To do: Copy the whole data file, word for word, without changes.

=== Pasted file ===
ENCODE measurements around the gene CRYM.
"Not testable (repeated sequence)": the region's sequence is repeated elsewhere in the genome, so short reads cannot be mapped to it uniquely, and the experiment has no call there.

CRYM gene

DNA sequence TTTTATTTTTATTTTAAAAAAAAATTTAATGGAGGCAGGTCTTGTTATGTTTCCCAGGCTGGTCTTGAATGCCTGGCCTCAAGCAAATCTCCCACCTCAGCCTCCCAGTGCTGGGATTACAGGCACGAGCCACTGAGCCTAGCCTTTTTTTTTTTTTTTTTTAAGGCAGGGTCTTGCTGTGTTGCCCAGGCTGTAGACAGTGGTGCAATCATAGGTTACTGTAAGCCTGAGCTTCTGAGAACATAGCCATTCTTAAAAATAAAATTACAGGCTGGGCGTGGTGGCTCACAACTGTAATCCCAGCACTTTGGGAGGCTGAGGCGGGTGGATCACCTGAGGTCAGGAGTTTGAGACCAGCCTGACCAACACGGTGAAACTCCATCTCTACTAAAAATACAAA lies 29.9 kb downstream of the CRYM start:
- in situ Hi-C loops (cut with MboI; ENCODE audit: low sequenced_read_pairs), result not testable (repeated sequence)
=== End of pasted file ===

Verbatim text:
ENCODE measurements around the gene CRYM.
"Not testable (repeated sequence)": the region's sequence is repeated elsewhere in the genome, so short reads cannot be mapped to it uniquely, and the experiment has no call there.

CRYM gene

DNA sequence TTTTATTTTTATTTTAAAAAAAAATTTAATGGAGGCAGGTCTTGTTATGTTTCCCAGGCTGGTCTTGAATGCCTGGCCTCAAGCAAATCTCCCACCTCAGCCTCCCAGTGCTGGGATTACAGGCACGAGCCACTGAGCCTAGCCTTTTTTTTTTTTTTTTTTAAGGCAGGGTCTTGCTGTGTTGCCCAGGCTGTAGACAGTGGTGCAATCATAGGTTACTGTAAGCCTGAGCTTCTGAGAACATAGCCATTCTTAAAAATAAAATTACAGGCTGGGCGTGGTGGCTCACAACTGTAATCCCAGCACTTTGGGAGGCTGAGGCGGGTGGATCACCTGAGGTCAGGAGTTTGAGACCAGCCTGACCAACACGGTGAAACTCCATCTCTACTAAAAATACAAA lies 29.9 kb downstream of the CRYM start:
- in situ Hi-C loops (cut with MboI; ENCODE audit: low sequenced_read_pairs), result not testable (repeated sequence)